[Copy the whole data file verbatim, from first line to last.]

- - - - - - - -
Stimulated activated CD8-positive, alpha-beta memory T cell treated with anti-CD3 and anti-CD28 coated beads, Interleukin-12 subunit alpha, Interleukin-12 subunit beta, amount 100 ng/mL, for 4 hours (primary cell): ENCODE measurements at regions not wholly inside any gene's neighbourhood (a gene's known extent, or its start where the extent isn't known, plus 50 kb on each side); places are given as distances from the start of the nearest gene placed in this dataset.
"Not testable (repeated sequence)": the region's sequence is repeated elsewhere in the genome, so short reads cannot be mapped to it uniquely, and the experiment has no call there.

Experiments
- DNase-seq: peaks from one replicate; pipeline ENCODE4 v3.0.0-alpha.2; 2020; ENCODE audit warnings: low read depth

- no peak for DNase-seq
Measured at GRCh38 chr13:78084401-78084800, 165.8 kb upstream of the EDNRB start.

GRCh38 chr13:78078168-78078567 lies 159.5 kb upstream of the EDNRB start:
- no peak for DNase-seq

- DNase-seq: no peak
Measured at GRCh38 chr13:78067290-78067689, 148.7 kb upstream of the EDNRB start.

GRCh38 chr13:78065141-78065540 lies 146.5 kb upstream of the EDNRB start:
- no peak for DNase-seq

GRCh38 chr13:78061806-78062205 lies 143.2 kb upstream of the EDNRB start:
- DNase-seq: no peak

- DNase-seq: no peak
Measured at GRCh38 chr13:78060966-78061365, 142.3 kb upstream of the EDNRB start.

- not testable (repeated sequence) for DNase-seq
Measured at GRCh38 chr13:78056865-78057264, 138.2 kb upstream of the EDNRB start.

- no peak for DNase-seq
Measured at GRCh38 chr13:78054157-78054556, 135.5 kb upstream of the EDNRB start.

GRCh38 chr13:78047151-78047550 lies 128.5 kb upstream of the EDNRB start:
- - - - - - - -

Stimulated activated CD8-positive, alpha-beta memory T cell treated with anti-CD3 and anti-CD28 coated beads, Interleukin-12 subunit alpha, Interleukin-12 subunit beta, amount 100 ng/mL, for 4 hours (primary cell): ENCODE measurements at regions not wholly inside any gene's neighbourhood (a gene's known extent, or its start where the extent isn't known, plus 50 kb on each side); places are given as distances from the start of the nearest gene placed in this dataset.
"Not testable (repeated sequence)": the region's sequence is repeated elsewhere in the genome, so short reads cannot be mapped to it uniquely, and the experiment has no call there.

Experiments
- DNase-seq: peaks from one replicate; pipeline ENCODE4 v3.0.0-alpha.2; 2020; ENCODE audit warnings: low read depth

- no peak for DNase-seq
Measured at GRCh38 chr13:78084401-78084800, 165.8 kb upstream of the EDNRB start.

GRCh38 chr13:78078168-78078567 lies 159.5 kb upstream of the EDNRB start:
- no peak for DNase-seq

- DNase-seq: no peak
Measured at GRCh38 chr13:78067290-78067689, 148.7 kb upstream of the EDNRB start.

GRCh38 chr13:78065141-78065540 lies 146.5 kb upstream of the EDNRB start:
- no peak for DNase-seq

GRCh38 chr13:78061806-78062205 lies 143.2 kb upstream of the EDNRB start:
- DNase-seq: no peak

- DNase-seq: no peak
Measured at GRCh38 chr13:78060966-78061365, 142.3 kb upstream of the EDNRB start.

- not testable (repeated sequence) for DNase-seq
Measured at GRCh38 chr13:78056865-78057264, 138.2 kb upstream of the EDNRB start.

- no peak for DNase-seq
Measured at GRCh38 chr13:78054157-78054556, 135.5 kb upstream of the EDNRB start.

GRCh38 chr13:78047151-78047550 lies 128.5 kb upstream of the EDNRB start: